The 6.5 mm sole (2.5 mm outsole + 4 mm stability bars/lugs) is definitely thin, and on par with many other minimal/barefoot shoes. For how thin the sole is, it still feels somewhat stiffer than I expected (partially due to the insert). I think the stability bars along the outer edges create a hinge effect where it flexes most easily at certain points between the bars. It’s not incredibly noticeable and the sole flexes at all the right points.
Keep in mind this is a very critical comparison from a minimalist perspective, and it truly feels more barefoot than any traditional shoe. To compare the “barefoot” experience, I actually wore Treks and the tours simultaneously on either foot. The tours are a great minimal shoe, but the Trek sole just feels more barefoot. Removing the insert does increase the “barefoot” experience, as the elevated lugs and foam insert understandably diminish ground feel (as would such lugs from any minimal shoe). For comparison, the Evo II also has slightly better ground feel and are very comfortable on the golf course, but the tread doesn’t provide as much traction (especially when wet). I have not golfed in Merrell barefoots, which are too narrow for my foot, so I’m not sure about their traction on the course. I’m curious how the future lugged trail soles from Vibram and VivoBarefoot (Neo Trails) might work as a golf shoe from a flexibility standpoint. I can say that right now the traction of the TRUE sole exceeds that of any of my current minimal footwear and strikes a good balance with barefoot feel and the bonus of being completely waterproof.
I was able to test the waterproof upper on TRUEs the first time I wore them. It was early, and a low lying area of the fairway had some standing water from the morning sprinklers. Rather than tip toe around, as I normally would, I gladly strolled right through with no issues at all. My feet remained dry throughout the round and never felt sweaty.
The TRUE tour comes in 5 color options (shoe/saddle): black/white, white/black, white/brown, all black, and all white. The saddle gives the tour a “golf shoe” look to it. I read one golf review that likened them to “clown” shoes (in a good way?) because of the width/length of the toe box. I really only notice this when looking straight down at them as they do look long and wide. At any side angle it’s not as noticeable, and I really do like the look of them. They might look better with pants than shorts, but I’ve golfed in Vibrams, so who am I to say what looks best on the course.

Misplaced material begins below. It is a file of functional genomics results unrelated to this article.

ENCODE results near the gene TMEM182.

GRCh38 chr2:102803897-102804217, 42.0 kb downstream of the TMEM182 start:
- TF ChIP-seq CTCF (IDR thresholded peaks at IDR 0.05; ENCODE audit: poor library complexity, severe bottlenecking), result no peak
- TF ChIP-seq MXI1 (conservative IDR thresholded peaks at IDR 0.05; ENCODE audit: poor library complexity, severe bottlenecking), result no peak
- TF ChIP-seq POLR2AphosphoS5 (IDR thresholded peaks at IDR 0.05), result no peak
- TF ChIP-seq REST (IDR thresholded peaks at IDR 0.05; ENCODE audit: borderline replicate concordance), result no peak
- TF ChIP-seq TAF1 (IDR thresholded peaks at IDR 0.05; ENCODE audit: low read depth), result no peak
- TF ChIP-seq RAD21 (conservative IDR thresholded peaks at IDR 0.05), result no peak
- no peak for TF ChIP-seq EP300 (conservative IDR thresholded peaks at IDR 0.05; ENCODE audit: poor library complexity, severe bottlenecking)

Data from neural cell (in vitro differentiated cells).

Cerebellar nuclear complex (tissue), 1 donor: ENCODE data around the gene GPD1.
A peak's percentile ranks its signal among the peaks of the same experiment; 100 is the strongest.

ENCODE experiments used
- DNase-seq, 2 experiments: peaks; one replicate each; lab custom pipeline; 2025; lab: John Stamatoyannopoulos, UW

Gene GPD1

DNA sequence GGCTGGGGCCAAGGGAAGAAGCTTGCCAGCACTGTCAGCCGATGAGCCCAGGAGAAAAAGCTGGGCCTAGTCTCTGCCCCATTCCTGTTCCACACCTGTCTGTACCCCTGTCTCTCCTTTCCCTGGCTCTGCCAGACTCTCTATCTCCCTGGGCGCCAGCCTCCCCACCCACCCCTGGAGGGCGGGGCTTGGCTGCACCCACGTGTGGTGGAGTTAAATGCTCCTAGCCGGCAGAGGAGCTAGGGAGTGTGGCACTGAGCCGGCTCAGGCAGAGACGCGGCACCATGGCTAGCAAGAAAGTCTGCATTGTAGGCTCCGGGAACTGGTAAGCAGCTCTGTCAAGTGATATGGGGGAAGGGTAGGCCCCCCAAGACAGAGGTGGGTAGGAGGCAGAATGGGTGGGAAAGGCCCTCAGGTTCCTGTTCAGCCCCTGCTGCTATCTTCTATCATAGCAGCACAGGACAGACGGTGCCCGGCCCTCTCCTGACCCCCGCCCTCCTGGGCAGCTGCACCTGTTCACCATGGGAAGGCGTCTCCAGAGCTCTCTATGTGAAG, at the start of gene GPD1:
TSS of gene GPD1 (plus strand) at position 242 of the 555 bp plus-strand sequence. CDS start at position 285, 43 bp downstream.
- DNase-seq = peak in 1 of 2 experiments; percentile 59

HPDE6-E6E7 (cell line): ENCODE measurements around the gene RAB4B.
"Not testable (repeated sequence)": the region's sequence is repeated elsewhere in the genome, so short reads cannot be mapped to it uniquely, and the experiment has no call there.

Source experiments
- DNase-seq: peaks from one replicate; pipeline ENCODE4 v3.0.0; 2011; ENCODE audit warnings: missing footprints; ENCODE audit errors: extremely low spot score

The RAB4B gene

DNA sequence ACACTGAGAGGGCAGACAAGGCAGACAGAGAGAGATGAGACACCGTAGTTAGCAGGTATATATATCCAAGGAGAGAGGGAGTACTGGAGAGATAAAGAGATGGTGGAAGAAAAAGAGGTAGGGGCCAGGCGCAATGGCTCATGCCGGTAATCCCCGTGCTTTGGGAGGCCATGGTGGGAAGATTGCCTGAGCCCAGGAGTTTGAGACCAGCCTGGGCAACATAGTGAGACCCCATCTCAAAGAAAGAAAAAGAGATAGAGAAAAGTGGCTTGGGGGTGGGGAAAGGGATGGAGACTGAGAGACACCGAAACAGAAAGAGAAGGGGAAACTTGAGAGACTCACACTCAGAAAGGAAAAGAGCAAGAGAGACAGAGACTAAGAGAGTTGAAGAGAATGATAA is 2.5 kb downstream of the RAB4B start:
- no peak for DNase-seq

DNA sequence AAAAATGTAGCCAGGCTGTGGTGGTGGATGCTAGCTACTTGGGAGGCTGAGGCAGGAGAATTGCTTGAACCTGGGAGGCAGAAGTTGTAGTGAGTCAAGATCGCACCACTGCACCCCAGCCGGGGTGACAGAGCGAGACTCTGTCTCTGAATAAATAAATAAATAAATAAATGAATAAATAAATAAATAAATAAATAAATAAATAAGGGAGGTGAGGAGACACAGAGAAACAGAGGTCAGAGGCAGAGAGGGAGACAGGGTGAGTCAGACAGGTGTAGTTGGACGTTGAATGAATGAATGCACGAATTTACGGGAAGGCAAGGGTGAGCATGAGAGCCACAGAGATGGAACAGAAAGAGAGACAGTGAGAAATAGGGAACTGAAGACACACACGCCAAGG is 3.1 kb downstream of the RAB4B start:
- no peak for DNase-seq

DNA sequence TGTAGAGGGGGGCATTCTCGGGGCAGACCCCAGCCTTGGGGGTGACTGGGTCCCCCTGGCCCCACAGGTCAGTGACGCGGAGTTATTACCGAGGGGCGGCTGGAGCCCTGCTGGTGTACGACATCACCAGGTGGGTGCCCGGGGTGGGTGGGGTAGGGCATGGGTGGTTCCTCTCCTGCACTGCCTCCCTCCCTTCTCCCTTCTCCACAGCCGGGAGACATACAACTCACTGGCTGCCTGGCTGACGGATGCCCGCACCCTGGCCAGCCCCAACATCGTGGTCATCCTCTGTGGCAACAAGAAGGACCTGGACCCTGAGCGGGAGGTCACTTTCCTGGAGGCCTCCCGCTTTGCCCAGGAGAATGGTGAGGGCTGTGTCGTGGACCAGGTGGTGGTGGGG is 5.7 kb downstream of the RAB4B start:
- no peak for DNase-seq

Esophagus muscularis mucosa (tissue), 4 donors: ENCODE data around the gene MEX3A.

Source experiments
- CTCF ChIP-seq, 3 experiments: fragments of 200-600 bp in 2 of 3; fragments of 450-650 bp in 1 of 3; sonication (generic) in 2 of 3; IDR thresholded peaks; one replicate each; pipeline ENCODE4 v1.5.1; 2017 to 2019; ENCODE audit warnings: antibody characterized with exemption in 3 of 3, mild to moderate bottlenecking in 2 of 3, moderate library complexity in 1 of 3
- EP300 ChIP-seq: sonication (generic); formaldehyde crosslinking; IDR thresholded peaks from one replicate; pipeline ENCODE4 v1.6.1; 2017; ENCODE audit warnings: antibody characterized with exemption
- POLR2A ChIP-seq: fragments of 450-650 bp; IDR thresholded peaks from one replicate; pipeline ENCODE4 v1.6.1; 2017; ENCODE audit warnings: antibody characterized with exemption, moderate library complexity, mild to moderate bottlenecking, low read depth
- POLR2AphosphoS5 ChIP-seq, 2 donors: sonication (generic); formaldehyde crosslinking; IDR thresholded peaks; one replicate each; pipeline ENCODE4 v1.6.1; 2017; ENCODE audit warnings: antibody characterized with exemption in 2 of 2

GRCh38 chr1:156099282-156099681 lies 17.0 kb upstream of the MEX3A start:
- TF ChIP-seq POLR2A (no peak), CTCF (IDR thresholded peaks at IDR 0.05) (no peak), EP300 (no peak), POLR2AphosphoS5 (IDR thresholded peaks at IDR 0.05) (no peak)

TRUE linkswear’s newest shoe, the TRUE stealth removes the saddle and offers a more classic dressier look (in black or brown). The TRUE blog claims it “appears more narrow in the toe box than the tour, for golfers that would like to call a little less attention o themselves on the course.” They look narrower because they lack a saddle, and the toe cap is the same color as the shoe and sole.
The TRUE tour retails for $159 and the TRUE stealth a bit more at $199. This price is middle of the road for quality golf shoes, and currently there really aren’t many “barefoot” golf options. While other minimal shoes might be used for golfing, the TRUE’s are designed specifically for golfing. The quality of the shoes lends itself to the price, and I don’t see them wearing out for many years. It is important to note that the tread on the sole cannot be replaced like soft spike golf shoes. And, while I don’t expect the outsole to wear down very quickly, I would probably avoid wearing them home or off the course to extend the life of sole.
I asked the company about rumors that TRUE linkswear is planning on releasing casual styled non-golfing minimal options and a representative told me, “We elude to the fact that our shoes can be worn on and off the course and we should have some exciting extension to that next year.” Having now worn their minimal golf shoes, I’m really excited to see what they might come up with for off the course.
So, is the barefoot platform of the TRUE linkswear golf shoes “the closest thing to a barefoot golfing experience?” Yes and no. Having now thoroughly tested them, I am convinced that the TRUE tour golf shoe has to be the most comfortable golf shoe out there. Compared to other golf shoes, these are absolutely the most minimal and closest to “barefoot.” With no minimal reference point, the TRUEs really are the best “barefoot” golfing experience.
From a minimalist perspective there are some minor issues keeping it from truly being “barefoot” and other minimal options do provide better barefoot feel. That being said, those other minimal options lack the features that make the TRUEs a great golf shoe. Any minimalist looking for a barefoot golf shoe should definitely give these a try. Overall they have a great balance of traction, flexibility, and barefoot feel. And, right now the TRUE’s are the only way to get the addition of traction and complete waterproofing with a minimal design specifically built to hold up to round after round of golf. As far as golf specific shoes go, the TRUE linkswear shoes are absolutely the closest “barefoot experience” you can get from a golf shoe.
1 — Sam Snead talks about overswinging, playing nine holes barefoot in the 1942 Masters Golf Tournament.
2 — Rocco Mediate talks about practicing barefoot.